Definitions for "E-mail address"
Similar to a postal mailing address, an address lets people know how you can be reached on a network. It may consist of numbers and/or words.
This refers to a computer mailing address to which electronic mail may be sent. Each computer system handles e-mail addressing differently, but relies on various protocols for exchanging mail with other, dissimilar systems.
Your e-mail address is made up of several parts. By convention, addresses use lowercase letters with no spaces. The first part of the address, the username, identifies a unique user on a server. The "@" (pronounced "at") separates the username from the host name. The host name uniquely identifies the server computer and is the last part of the Internet e-mail address. Large servers, such as those used at universities or large companies sometimes contain multiple parts, called subdomains. Subdomains and the host name are separated by a "." (pronounced "dot"). The three-letter suffix in the host name identifies the kind of organization operating the server (some locations use a two-letter geographical suffix). The most common suffixes are: .com (commercial) .edu (educational) .gov (government) .mil (military) .net (networking) .org (non-commercial). Addresses outside of the U.S. sometimes use a two-letter suffix that identifies the country in which the server is located. Some examples are: .jp (Japan) .nl (The Netherlands) .uk (United Kingdom) .ca (Canada) .tw (Taiwan). (8/97)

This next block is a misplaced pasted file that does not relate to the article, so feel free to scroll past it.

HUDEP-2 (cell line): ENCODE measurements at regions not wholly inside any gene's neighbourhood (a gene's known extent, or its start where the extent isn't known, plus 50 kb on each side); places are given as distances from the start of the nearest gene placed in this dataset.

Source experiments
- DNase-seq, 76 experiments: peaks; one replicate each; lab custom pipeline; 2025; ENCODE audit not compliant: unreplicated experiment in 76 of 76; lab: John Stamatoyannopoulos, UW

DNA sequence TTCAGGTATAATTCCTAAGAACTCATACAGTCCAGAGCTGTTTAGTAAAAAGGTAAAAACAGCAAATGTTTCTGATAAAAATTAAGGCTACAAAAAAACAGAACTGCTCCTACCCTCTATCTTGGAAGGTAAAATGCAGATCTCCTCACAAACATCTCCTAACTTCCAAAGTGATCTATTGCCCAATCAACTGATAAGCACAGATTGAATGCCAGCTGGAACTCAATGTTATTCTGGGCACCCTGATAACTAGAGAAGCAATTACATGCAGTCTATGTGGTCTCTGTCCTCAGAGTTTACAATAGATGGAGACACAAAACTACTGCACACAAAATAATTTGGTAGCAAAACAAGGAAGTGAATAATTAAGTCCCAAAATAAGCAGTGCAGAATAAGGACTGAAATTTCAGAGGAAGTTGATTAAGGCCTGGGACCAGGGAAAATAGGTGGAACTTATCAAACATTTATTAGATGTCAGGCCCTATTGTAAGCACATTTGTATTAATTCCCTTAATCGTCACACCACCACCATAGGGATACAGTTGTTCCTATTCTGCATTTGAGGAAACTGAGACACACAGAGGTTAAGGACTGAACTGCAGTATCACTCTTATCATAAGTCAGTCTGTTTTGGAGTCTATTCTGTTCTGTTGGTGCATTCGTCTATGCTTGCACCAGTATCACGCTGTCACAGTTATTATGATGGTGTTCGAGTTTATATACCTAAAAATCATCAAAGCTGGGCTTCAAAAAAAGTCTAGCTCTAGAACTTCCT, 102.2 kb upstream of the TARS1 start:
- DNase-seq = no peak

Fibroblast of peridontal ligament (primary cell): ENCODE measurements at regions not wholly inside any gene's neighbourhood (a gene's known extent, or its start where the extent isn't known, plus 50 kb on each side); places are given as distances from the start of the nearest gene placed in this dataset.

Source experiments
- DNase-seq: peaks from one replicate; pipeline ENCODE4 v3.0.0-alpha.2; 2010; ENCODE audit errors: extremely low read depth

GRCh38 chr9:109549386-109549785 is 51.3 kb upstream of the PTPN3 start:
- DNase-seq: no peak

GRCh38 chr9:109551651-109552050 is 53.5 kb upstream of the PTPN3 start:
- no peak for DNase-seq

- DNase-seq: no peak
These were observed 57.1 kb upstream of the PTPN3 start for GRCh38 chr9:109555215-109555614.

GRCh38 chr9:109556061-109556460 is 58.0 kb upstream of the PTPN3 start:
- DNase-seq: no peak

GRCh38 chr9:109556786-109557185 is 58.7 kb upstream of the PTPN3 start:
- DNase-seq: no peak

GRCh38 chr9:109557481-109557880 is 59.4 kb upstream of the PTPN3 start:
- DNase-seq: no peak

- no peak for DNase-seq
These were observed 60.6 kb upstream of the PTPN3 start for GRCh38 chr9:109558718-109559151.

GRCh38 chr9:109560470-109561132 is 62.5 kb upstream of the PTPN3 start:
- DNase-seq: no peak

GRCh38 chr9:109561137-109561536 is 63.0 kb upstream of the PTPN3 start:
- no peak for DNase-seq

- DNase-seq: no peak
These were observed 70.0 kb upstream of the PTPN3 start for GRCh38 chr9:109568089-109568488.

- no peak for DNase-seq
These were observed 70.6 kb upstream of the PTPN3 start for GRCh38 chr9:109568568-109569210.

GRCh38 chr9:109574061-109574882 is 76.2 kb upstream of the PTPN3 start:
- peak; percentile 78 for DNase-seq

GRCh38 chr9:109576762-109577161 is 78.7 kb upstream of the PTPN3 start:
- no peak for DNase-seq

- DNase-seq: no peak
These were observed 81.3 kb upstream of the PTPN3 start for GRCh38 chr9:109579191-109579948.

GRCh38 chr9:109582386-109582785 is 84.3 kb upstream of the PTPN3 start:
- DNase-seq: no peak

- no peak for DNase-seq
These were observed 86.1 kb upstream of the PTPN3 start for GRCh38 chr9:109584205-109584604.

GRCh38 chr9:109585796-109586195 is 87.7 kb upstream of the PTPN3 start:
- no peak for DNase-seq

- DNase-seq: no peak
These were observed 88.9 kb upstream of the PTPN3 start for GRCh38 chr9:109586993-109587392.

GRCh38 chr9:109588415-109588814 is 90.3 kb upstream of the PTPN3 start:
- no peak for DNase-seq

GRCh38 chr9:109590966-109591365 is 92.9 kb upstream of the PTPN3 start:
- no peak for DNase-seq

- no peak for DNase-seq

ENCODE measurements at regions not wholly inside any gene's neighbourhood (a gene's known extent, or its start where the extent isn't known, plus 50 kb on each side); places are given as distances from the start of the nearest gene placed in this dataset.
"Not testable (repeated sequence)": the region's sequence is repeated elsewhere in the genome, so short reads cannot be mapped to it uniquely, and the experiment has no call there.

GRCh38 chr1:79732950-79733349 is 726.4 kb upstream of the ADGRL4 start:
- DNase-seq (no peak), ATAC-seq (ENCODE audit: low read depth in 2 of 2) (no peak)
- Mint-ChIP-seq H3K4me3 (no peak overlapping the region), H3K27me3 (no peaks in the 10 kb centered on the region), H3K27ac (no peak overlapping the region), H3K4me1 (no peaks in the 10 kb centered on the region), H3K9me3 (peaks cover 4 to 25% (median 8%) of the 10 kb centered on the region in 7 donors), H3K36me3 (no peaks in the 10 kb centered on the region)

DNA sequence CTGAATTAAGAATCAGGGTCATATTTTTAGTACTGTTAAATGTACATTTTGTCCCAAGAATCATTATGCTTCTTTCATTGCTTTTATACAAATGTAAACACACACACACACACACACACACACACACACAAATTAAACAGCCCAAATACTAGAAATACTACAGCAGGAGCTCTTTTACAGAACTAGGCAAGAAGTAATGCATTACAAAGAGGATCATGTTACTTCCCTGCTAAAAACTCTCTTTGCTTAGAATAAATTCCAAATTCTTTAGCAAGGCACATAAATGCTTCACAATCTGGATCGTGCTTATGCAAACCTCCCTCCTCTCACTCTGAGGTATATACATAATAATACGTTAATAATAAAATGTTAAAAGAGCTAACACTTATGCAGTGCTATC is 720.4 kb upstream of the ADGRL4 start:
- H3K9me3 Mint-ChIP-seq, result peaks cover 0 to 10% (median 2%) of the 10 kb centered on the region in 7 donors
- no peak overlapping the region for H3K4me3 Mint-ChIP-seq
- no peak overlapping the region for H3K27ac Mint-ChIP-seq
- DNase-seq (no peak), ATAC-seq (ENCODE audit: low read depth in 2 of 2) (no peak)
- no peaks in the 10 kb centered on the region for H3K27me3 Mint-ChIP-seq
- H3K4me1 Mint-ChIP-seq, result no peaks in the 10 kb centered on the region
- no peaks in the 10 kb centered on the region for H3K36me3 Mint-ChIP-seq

In print, use italics (Cornell Chronicle uses angle brackets instead).
a flimsy means of contact that may be untraceable
Keywords:  comments, leave, order
a must in order to successfully leave comments